dere en whe' you get it from. Tell you bring it here en den dey carry
you to de whippin post for dat. No men folks whip me. Women folks whip
me wid four plaitted raw cowhide whip."

"Niggers went to white peoples church in dat day en time. Dr. Johnson
ride by himself en bought carriage for niggers to drive his girls dere
to Hopewell Church below Claussen. You know whe' dat is, don' you? Miss
Lizzie (Dr. Johnson's daughter) good teacher. She sent me to de gallery
en I recollect it well she told me one Sunday dat if I didn' change my
chat, dey were gwine to whip me. She say, 'You chillun go up in de
gallery en behave yourself. If you don', I gwine beat you Monday.' Dey
had catechism what dey teach you en she say, 'Charlie, who made you?' I
tell her papa made me. She ax me another time who made me en I tell her
de same thing another time. I thought I was right. I sho thought I was
right. She took de Bible en told me God made me. I sho thought papa made
me en I go home en tell papa Miss Lizzie say she gwine beat me Monday
mornin. He ax me what I been doin cuttin up in church. I say, 'I wasn'
doin nothin. She ax me who made me en I tell her you made me.' He told
me dat God made me. Say he made Miss Lizzie en he made everybody. Ain'
nobody tell me dat fore den, but I saved my beaten cause I changed my
chat."

"I hear tell bout de slaves would run away en go to Canada. Put nigger
dogs after dem, but some of dem would get dere somehow or another. If I
was livin on your place, I wouldn' dare to go to another house widout I
had a permit from my Massa or de overseer. We slip off en de patroller
catch en whip us. One time dey give my daddy a quilting en ax several
women to come dere. Dey had a lot of chillun to cover en give a quilting
so dey can cover dem up. Mistress tell dem to give so en so dis much en
dat much scraps from de loom house. I was settin dere in de corner en
dey blow cane. Common reed make music en dance by it. Dat de only way
niggers had to make music. Dance en blow cane dat night at grandmother's
house (Wilson place). Dey was just a pattin en dancin en gwine on. I was
sittin up in de corner en look up en patrol was standin in de door en
call patrol. When dey hear dat, dey know something gwine to do. Dey took
Uncle Mac Gibson en whip him en den dey take one by one out en whip dem.
When dey got house pretty thin en was bout to get old man Gibson, he
take hoe like you work wid en put it in de hot ashes. People had to cut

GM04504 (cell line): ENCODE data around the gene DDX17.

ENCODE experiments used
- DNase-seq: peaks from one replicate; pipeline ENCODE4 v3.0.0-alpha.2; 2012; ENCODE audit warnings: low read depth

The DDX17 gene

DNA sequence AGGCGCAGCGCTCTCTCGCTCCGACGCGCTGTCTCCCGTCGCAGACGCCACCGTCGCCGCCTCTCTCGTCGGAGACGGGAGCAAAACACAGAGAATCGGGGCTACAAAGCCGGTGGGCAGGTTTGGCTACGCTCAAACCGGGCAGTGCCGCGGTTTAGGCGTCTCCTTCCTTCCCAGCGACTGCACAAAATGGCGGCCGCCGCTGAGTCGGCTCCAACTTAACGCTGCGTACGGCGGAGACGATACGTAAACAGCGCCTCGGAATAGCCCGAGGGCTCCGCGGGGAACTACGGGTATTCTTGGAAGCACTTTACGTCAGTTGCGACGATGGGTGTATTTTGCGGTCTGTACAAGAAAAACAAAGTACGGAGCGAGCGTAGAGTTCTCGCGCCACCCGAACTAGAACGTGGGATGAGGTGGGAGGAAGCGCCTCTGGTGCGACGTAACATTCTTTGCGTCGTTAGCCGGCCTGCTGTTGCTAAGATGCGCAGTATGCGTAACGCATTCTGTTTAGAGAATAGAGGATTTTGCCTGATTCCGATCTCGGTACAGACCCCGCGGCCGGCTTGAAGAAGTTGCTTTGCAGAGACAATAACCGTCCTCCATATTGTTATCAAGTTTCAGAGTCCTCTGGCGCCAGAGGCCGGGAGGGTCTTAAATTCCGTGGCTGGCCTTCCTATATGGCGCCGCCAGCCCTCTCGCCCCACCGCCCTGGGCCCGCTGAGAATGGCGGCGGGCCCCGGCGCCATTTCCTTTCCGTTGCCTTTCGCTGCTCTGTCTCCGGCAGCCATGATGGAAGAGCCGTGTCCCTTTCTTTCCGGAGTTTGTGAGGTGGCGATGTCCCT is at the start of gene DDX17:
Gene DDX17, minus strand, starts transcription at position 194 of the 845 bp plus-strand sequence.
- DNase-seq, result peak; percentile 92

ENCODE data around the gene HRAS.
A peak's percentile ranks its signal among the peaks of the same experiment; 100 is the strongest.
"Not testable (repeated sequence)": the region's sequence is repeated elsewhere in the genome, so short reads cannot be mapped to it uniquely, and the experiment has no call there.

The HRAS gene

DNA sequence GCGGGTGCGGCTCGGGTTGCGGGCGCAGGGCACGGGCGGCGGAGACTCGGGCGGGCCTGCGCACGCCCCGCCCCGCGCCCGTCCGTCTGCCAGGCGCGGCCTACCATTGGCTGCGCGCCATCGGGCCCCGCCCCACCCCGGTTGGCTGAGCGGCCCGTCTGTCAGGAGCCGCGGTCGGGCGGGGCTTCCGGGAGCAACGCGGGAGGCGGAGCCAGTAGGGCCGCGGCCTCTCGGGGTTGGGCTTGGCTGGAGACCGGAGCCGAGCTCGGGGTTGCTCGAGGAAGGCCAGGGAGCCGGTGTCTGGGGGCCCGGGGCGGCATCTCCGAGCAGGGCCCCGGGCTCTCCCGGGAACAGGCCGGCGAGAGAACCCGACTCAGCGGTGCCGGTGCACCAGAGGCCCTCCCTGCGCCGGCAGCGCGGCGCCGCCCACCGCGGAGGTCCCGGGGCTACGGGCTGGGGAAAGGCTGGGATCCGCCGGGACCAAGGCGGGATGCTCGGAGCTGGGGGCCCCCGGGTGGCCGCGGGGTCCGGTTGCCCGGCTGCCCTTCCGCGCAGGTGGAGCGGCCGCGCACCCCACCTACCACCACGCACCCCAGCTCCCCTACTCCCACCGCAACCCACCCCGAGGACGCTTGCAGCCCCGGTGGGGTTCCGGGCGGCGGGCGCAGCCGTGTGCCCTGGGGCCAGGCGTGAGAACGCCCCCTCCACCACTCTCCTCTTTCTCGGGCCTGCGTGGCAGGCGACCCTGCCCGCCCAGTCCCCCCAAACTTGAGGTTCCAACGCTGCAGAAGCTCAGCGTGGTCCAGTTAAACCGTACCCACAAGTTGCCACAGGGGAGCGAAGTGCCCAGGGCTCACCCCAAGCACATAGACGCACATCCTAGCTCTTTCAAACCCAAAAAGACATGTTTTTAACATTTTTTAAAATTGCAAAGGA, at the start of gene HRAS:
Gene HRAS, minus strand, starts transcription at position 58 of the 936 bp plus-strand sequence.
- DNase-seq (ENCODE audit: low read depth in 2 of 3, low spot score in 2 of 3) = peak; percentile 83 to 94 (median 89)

wood en keep fire burnin all de year cause didn' have no matches den.
Old man Gibson went to de door en throwed de hot ashes in de patrol
face. Dey try to whip us, but de old man Gibson tell dem dey got no
right to whip his niggers. We run from whe' we at to our home. Dey tried
four year to catch my daddy, but dey couln' never catch him. He was a
slick nigger."

"I don' remember what kind of medicines dey use in slavery time, but I
know my mamma used to look after de slaves when dey get sick. Saw one
child bout year or two old took sick en died en Lester Small want me to
dig it up en carry him to de office. I expect dey gwine be dere, but
dey never come. I took it out en laid it on de bank in sheet dat dey
give me. Den I picked it up en carried it in de house. It smeared me up
right bad, but I carried it in de office en he look at it. He put it in
de corner en say, 'You can go.' Pay me $2.00. Dr. Johnson want to cut
dat child open. Dat what he want wid it. I know dis much dat dey use
different kind of roots for dey medicines en I see dem wear dime in dey
clothes dat dey tell me was to keep off de rheumatism. Send to
Philadelphia to get dat kind of dime."

"I tellin you time hard dese days. I had stroke here en can' work, but I
doin de best I can. Miss Robinson help me daughter do de best she can.
Do washin en ironin. Miss Robinson say she gwine give me old age
pension. I ask Miss Robinson, I say, 'I livin now en can' get nothin. If
I die, would you help my chillun bury me?' She say, 'I will do de best I
can to help put you away nice.' Miss Robinson good lady."

=Source:= Charlie Grant, ex-slave, age 85, Florence, S.C.

Personal interview by H. Grady Davis and Mrs.
Lucile Young, Florence, S.C., May 11, 1937.





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Previous: Bone Baggum